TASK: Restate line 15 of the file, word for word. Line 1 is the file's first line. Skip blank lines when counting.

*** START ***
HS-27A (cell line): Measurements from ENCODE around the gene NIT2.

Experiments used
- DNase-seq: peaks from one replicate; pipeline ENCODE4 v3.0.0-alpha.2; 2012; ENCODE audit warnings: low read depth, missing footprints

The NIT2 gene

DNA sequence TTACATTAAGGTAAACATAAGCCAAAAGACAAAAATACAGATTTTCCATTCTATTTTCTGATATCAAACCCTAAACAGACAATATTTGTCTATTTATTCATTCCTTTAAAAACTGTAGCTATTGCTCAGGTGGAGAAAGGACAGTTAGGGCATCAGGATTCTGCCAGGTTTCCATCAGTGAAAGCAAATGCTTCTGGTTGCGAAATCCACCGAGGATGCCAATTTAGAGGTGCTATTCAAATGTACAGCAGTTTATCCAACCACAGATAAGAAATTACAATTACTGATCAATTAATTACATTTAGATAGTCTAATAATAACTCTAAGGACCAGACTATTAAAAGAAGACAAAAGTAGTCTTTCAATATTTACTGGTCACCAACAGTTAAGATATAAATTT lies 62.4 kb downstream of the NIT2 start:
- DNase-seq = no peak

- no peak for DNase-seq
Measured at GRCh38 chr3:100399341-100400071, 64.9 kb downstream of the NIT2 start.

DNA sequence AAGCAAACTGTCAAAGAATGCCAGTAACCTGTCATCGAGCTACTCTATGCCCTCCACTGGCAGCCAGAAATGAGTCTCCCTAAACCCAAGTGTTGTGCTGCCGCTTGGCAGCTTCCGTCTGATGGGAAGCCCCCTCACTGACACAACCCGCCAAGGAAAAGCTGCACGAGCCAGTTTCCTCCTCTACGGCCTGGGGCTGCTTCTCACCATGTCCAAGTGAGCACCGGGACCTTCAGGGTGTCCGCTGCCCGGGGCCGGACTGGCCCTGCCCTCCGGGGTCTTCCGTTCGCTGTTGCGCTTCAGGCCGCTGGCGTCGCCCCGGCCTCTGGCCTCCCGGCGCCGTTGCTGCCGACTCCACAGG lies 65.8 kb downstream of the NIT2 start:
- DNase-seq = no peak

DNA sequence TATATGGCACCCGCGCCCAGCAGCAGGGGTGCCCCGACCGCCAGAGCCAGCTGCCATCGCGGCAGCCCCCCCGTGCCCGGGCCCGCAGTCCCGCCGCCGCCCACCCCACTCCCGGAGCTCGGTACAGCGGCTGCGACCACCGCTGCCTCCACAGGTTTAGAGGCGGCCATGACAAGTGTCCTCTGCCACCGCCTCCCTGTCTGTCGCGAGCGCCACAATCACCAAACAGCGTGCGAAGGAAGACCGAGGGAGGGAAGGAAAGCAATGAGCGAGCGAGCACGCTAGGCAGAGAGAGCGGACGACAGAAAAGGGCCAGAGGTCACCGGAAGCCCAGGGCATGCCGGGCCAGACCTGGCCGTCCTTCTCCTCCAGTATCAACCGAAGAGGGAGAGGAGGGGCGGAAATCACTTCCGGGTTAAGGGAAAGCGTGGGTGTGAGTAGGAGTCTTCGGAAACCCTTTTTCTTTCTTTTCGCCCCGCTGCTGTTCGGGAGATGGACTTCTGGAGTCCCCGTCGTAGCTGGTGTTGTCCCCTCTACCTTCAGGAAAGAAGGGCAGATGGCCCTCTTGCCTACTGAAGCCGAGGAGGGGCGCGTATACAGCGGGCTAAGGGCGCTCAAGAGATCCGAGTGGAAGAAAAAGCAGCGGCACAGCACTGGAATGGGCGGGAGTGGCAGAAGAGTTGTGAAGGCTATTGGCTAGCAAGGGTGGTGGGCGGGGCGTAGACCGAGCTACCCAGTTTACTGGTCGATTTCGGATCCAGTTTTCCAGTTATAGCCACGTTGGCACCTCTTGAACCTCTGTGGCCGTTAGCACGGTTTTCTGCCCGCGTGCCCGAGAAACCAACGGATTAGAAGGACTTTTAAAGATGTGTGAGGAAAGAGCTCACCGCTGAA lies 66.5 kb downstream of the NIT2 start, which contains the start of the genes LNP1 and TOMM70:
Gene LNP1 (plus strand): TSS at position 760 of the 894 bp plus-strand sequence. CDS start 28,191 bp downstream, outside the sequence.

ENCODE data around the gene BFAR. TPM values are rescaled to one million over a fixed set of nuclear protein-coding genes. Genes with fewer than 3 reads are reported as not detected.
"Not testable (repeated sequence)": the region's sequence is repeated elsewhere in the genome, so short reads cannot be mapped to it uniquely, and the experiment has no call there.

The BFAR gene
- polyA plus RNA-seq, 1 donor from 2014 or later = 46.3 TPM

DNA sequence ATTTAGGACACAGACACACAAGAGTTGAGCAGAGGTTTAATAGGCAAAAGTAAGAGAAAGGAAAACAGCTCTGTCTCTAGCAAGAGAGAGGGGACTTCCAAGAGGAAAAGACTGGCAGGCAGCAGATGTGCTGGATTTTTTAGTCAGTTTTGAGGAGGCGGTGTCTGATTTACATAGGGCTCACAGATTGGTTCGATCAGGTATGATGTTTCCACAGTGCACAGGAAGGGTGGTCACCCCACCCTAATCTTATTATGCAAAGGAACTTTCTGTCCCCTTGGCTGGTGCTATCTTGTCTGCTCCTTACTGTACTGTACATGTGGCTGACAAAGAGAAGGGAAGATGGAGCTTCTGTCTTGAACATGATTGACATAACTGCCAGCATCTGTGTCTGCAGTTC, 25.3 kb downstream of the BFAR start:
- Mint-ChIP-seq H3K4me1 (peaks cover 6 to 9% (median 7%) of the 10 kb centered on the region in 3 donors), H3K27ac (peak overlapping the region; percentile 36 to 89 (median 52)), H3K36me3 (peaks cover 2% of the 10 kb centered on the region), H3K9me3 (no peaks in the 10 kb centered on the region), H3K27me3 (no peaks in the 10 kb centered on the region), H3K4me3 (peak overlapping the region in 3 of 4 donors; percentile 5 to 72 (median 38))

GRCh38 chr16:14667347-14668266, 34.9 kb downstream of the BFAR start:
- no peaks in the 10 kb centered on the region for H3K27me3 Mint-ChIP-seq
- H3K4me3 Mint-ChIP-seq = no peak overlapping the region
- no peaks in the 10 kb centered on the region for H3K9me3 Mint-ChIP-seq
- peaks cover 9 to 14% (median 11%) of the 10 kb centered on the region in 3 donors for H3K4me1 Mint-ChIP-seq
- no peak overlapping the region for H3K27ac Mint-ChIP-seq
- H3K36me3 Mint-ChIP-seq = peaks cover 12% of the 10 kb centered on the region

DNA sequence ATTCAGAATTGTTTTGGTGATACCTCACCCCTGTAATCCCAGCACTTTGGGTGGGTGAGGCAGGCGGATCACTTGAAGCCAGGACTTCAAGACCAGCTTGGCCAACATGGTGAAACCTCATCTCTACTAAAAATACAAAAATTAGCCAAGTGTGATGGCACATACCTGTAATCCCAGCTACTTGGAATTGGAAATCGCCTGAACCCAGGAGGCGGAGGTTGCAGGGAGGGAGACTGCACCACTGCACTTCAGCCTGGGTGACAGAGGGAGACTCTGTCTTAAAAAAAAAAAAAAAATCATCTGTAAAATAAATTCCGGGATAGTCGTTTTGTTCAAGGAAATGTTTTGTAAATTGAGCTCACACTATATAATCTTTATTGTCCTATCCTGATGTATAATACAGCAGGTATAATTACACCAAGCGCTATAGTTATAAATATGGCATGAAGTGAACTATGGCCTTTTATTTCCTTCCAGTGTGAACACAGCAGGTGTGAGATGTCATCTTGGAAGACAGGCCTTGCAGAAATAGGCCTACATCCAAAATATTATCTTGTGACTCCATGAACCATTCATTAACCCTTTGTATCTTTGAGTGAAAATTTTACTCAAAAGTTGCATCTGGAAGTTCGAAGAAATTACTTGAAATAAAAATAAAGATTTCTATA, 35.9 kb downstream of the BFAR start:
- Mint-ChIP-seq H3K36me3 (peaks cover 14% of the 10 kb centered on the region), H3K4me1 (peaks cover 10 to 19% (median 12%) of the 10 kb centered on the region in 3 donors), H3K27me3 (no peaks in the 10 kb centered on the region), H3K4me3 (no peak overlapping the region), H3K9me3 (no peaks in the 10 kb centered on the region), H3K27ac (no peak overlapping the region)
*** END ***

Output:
The BFAR gene